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Southern Utah News Front Page: May 24, 2018
Gone but not forgotten - the tragedy of suicide
By Dixie Brunner
*Editor’s note: this is the second in a three-part series on suicide. Utah has the fifth highest rate of suicide per capita in the nation, and Kane County has one of the highest rates in the state. It’s an enormous problem and people must be more aware of the issue and how it can be prevented!
Part I looked into the problem with supporting statistics, and the fact suicide is an issue in Kane County. The second installment will explore risk factors and what signs to look for, as well as front line agencies’ perspective. The final article will concern prevention and where to get help.
There’ll be no names on personal accounts, due to privacy, sensitivity and respect. We hope the information will increase awareness and prevent tragic loss.
“You think your kids are happy, but sometimes you just really don’t know,” shared one local parent whose son committed suicide last year. She said he loved spending time with family, played all sports in high school and had a girlfriend. “We didn’t see any changes in his behavior. We saw no signs at all when he left that morning. We had a normal conversation about the dog. We had no idea he would take his own life with a gun by afternoon.”
“He should be here right now,” she shared tearfully. “There’s no reason he’s not. We don’t have any answers. Losing a child is something you can never imagine before or after it happens.”
Pain isn’t always obvious. But why are suicide and attempt rates so high – especially in Utah?
“There are quite a number of risk factors here,” said Ashley Heaton, Prevention Specialist with Southwest Behavioral Health Center. “Depression or mental illness is number one. History of suicide in the family, substance abuse-alcohol or drug use, and bullying are other factors.”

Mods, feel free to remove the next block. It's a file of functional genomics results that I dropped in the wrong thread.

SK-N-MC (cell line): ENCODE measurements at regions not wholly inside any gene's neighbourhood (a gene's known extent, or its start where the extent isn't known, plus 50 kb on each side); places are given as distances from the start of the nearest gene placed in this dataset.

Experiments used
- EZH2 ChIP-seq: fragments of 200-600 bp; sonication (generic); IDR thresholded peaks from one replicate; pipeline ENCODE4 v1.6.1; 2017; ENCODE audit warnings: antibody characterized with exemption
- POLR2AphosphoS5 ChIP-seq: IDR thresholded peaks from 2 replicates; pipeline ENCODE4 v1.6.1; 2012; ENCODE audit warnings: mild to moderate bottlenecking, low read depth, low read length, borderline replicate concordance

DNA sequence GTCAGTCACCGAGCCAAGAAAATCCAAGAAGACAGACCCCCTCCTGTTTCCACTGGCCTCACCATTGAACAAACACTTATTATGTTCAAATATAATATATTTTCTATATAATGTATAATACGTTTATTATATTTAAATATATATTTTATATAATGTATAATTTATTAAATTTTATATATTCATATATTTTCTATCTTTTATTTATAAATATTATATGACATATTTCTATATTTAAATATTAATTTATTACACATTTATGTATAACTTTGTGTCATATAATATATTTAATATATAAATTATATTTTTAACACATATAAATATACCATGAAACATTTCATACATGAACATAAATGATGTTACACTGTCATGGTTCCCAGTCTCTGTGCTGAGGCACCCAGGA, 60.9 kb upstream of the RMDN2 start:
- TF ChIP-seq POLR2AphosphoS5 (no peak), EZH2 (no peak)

Unfortunately, suicide is like a contagion. “If you’re on the fence about it, and a friend, family or community member did it, their risk of considering suicide increases. There are sometimes clusters of them,” said Heaton. “There are also copy cat suicides after a famous (or celebrity) person does it.”
Key symptoms are depression, impulsivity, hopelessness, anxiety/panic, and insomnia.
Kanab High School Principal Trevor Stewart says social media is a huge problem in all of society now. “They (young people) are at a emotionally-precarious point and read negative things said about them on social media. Conversations between the kids travel very fast now, and rash, hateful things are said to each other. They think it’s the only way out.”
But on a positive note, he and counselor Chad Castagno say they have been proud of many KHS students who have been good about sharing if they are concerned about a fellow classmate.
“The students have been our eyes and ears,” Castagno added.
Both men said that all young people should have the SafeUT App, and that it had been extremely helpful in learning about students in crisis. The SafeUT Crisis and Tip Line is a statewide service that provides real time crisis intervention to youth through texting and a confidential tip program – right from your smartphone.
Licensed clinicians staff the 24/7 crisis line call center and respond to all incoming chats, texts and calls. They give supportive counseling, suicide prevention, and help with bullying. If the counselor believes the tip needs an ‘active rescue’ where he/she believes there is an imminent danger – the counselor will alert emergency services to attempt a face-to-face safety evaluation based on the information provided.